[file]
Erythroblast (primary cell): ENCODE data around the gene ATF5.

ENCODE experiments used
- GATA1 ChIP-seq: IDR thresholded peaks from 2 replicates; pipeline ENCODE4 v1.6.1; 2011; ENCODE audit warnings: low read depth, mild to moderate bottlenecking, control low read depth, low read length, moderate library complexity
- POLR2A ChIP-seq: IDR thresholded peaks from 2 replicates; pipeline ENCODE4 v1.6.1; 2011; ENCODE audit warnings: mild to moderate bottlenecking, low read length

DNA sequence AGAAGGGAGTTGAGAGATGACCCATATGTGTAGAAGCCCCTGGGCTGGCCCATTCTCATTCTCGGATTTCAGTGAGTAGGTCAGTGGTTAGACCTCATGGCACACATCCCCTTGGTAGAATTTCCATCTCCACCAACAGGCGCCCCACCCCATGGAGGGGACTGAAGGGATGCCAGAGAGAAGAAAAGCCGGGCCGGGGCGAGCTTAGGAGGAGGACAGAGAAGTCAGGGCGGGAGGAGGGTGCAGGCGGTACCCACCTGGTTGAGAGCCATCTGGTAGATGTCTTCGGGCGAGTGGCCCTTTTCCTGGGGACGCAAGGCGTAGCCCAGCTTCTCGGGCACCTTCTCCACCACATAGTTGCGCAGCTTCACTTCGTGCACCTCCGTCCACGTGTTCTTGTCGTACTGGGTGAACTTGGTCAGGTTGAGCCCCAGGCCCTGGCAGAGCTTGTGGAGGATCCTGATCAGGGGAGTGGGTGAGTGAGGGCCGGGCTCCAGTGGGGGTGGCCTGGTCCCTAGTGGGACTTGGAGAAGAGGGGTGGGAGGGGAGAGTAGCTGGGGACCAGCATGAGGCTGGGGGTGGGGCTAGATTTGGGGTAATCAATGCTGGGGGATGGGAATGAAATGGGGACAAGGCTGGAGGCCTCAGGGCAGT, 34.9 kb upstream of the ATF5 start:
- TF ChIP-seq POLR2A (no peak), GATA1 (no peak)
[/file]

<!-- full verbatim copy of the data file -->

Erythroblast (primary cell): ENCODE data around the gene ATF5.

ENCODE experiments used
- GATA1 ChIP-seq: IDR thresholded peaks from 2 replicates; pipeline ENCODE4 v1.6.1; 2011; ENCODE audit warnings: low read depth, mild to moderate bottlenecking, control low read depth, low read length, moderate library complexity
- POLR2A ChIP-seq: IDR thresholded peaks from 2 replicates; pipeline ENCODE4 v1.6.1; 2011; ENCODE audit warnings: mild to moderate bottlenecking, low read length

DNA sequence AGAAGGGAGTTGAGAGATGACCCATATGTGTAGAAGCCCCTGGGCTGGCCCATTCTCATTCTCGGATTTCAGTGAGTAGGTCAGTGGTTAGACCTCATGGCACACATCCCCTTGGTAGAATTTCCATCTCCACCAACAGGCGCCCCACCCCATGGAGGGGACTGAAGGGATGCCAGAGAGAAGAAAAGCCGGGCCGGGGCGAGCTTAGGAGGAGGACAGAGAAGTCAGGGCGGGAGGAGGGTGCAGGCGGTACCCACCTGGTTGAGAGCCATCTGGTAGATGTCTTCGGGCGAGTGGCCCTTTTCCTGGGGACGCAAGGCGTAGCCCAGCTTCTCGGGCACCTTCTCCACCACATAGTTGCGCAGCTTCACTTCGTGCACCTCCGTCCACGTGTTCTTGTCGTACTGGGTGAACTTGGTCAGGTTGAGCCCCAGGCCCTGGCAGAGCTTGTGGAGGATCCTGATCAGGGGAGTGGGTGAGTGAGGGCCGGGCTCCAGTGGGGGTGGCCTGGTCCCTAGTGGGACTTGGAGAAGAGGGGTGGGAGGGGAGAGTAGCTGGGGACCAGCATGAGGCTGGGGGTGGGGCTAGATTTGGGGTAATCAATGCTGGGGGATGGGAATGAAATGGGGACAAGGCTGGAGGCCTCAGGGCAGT, 34.9 kb upstream of the ATF5 start:
- TF ChIP-seq POLR2A (no peak), GATA1 (no peak)